One of my students Dotun, a tall dark teenager with playful eyes looked at me, smiling.
‘Miss Yemisi, pick up your phone. That might be your boyfriend.’
Two boys sitting beside him chuckled. One slapped him playfully on his back.
‘How can you tell it’s Miss Yemisi’s boyfriend. It could be anyone.’ A girl in front of him said.
‘Fine, I may be wrong.’ Dotun responded. ‘But if it rings again, then it’s definitely her boyfriend.’
‘I’ll send both of you out of my class. Be careful!’ I glanced down at my notes. ‘Let’s continue.’
My phone rang again. My students burst into laughter. I walked to the front of the class to turn off the ring volume.
‘Dotun was right. Love never gives up.’ A boy in the front row commented.
‘Miss Yemisi’s boyfriend is lucky.’ Dotun said. ‘If I were old enough to be her boyfriend, I’d kill anyone who dared come close to her. She’d belong to me alone.’
I stopped in front of the table and looked sternly at Dotun. His smile disappeared and quickly he bent down his head.
I pointed a finger at him. ‘Dotun, one more word and you’ll be detained throughout this week. There’ll be no break time for you.’
He raised his head. ‘Ahh! Miss Yemisi.’ He placed his fingers over his lips. ‘Lips sealed.’
The phone rang the third time. When I glanced at the caller ID and saw that it was Wale, a smile escaped my lips. My students started clapping and making some funny sounds. Seriously, I don’t understand those children. What was the clapping for?
‘Please excuse me.’ I said quietly and left the class. Before I got to the entrance, a girl sitting close to the door grinned at me.
‘Miss Yemisi, where are you going to? There is network in our class.’
One glance at her and quickly she turned her face away, suppressing a smile. I moved away from the class and walked past the two arms of the SS2 class and down the corner that led to the SS3 classes. In front of one of the SS 3 classes, a pudgy boy frog-jumped. He was sweating profusely and grumbling at the same time. I moved farther away and leaned on the rusted railings.
‘Wale, I don’t understand you. You’ve called me four times in less than twelve hours.’
There were days Wale would not call and I’d be so mad at him. Other times, we won’t stop talking until my battery ran flat.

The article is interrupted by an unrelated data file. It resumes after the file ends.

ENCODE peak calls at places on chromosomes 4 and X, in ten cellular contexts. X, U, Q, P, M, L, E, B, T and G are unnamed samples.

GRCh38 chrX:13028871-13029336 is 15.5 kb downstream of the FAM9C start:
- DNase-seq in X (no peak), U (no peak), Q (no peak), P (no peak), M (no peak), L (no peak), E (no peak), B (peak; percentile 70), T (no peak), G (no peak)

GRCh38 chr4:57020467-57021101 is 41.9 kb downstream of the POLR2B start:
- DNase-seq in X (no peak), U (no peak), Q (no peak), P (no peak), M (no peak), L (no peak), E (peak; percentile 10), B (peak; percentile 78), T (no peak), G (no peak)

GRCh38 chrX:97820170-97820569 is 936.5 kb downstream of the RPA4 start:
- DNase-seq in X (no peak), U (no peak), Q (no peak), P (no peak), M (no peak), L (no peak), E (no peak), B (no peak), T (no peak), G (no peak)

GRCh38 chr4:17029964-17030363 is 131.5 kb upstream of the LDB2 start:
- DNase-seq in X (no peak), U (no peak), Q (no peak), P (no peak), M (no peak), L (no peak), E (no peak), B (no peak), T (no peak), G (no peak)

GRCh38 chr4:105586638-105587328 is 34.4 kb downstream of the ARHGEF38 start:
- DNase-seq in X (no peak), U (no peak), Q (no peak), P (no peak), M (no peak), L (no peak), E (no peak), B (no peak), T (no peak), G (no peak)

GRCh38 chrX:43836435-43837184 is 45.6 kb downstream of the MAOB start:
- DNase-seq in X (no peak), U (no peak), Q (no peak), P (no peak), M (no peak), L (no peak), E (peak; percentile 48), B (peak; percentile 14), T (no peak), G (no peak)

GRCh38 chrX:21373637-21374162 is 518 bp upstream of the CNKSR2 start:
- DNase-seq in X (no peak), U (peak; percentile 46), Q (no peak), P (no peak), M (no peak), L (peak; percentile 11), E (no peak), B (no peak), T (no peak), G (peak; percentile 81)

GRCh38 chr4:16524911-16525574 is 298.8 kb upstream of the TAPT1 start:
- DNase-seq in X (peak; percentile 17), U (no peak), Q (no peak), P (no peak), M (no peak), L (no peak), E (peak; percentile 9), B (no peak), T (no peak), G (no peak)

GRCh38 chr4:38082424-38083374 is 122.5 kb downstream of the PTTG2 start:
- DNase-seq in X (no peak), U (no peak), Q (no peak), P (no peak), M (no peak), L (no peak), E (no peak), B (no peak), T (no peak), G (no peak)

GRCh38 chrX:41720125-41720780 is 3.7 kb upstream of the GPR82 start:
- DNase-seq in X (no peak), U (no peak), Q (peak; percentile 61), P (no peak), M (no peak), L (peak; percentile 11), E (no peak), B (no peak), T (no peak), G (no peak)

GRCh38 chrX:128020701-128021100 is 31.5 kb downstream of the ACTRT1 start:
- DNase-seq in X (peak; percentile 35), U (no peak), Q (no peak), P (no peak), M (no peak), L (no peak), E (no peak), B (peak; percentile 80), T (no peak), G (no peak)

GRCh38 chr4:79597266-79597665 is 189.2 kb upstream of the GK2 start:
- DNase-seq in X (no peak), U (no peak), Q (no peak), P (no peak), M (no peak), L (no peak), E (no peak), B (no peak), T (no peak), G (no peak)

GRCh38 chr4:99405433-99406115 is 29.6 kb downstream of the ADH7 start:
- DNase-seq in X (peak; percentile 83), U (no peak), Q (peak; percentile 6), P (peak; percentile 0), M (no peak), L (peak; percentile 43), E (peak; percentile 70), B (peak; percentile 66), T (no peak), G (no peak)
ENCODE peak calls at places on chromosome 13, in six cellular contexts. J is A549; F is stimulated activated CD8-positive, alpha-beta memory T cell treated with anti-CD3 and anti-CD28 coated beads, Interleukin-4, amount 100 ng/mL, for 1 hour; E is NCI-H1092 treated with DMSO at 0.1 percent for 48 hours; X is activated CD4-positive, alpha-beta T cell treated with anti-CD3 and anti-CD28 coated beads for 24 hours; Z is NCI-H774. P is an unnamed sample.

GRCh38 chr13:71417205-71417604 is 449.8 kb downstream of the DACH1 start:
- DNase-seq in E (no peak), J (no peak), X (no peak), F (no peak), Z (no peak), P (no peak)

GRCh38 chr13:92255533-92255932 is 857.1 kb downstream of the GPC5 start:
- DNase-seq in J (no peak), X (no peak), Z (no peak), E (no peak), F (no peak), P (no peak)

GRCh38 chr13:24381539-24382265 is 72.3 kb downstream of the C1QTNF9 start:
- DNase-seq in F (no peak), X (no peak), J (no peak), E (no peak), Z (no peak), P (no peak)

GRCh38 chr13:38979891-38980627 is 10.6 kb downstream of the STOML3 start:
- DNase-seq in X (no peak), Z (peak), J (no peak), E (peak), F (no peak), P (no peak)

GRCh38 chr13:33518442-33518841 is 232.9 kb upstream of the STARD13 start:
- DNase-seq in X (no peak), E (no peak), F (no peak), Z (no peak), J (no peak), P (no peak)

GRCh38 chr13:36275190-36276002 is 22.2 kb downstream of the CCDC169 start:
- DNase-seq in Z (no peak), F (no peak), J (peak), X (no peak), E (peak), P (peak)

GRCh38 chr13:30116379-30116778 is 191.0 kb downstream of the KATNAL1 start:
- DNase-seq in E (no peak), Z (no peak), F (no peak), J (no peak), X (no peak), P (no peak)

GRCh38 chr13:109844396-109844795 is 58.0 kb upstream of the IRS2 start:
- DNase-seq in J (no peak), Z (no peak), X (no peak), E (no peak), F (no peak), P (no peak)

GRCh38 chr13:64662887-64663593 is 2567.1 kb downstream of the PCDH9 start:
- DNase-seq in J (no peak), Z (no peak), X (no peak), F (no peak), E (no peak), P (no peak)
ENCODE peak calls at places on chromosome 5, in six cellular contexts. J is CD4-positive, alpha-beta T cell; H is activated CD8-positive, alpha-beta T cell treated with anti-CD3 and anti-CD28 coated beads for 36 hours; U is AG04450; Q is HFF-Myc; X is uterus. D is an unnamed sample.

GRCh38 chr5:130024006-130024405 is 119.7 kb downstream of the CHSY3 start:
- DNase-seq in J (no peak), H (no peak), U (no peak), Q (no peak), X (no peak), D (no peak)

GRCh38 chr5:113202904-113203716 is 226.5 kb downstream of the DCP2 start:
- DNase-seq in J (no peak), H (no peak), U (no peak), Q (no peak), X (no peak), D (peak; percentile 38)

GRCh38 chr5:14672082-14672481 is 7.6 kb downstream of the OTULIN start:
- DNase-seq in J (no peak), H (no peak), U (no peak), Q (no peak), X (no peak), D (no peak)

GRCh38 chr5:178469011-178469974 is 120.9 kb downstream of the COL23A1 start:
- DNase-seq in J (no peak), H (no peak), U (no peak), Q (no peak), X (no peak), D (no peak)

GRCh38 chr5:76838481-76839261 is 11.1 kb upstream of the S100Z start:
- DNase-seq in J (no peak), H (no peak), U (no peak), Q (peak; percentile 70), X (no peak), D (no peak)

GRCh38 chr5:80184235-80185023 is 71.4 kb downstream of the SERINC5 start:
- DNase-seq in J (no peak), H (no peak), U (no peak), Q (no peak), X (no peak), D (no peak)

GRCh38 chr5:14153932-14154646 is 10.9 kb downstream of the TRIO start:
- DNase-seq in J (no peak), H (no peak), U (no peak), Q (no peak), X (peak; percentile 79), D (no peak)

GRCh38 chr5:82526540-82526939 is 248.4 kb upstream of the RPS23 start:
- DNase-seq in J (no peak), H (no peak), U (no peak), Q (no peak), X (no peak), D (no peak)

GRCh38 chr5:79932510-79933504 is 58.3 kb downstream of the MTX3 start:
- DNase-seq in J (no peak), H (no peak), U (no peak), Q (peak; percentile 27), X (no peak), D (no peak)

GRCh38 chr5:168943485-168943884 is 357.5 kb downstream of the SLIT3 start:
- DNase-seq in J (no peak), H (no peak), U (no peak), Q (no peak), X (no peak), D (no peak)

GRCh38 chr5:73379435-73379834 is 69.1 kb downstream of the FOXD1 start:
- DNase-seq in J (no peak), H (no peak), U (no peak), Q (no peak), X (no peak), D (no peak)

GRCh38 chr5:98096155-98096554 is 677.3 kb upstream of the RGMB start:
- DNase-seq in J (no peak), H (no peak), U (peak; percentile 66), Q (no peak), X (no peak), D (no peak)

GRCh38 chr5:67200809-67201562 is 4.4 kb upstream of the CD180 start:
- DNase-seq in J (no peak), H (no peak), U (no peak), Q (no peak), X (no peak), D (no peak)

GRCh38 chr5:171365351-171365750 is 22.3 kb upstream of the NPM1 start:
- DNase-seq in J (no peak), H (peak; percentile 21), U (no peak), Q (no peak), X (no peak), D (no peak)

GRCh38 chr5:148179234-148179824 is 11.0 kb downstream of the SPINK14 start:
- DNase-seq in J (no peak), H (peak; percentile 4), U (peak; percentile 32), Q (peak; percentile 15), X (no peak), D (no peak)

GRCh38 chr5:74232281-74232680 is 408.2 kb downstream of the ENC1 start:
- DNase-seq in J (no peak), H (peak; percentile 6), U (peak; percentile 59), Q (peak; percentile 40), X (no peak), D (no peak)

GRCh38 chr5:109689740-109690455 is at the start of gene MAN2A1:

‘I just wanted to hear your voice. I miss my baby. Were you busy?’
‘Yeah. I was in SS 2A.’ I responded. ‘That’s the last for the day though.’
‘That reminds me, I’ve not thanked you for the box of pizza and the malt drink that was delivered to my office on Friday. I learnt you placed the order. Babe, you didn’t have to do it. Your salary can barely pay your bills.’
I smiled. ‘Wale, just say thank you.’
He laughed. ‘I was getting to that. That meal was an answer to a famished soul. Thank you so much.’
I made imaginary love shapes on the dusty railings with my fingers. ‘Honey you’ve not seen anything yet. By the time we get married, I’ll make sure you come home to delicious meals. Food will never be an issue.’
Wale went quiet. I waited. I wanted him to say something to me. Something like, ‘of course, I can’t wait for us to get married!’ Or ‘ Finally, I won’t be eating out every night again, all thanks to my wife.’
I remained silent, hoping and praying he’d say something that showed he wanted to spend the rest of his life with me.
‘I can’t wait to see you this evening.’ He said, finally. ‘A day without you drive me nuts.’
That wasn’t what I wanted to hear. Why was he always avoiding the subject of marriage? We’ve been together for a year now. What was stopping us from settling down? Was I not the kind of wife he wanted? Did he have doubts about us getting married?
It became clear that not once had we talked about the future. I couldn’t trace back to the day he made any commitment to me. I just knew we became friends and somewhere along the line, we got intimate. Was there something wrong that I wasn’t seeing?
‘You should get back to the class.’ Wale said, interrupting my thoughts. It was clear he wanted to dismiss me so quickly because he was uncomfortable with the line of conversation. That hurt.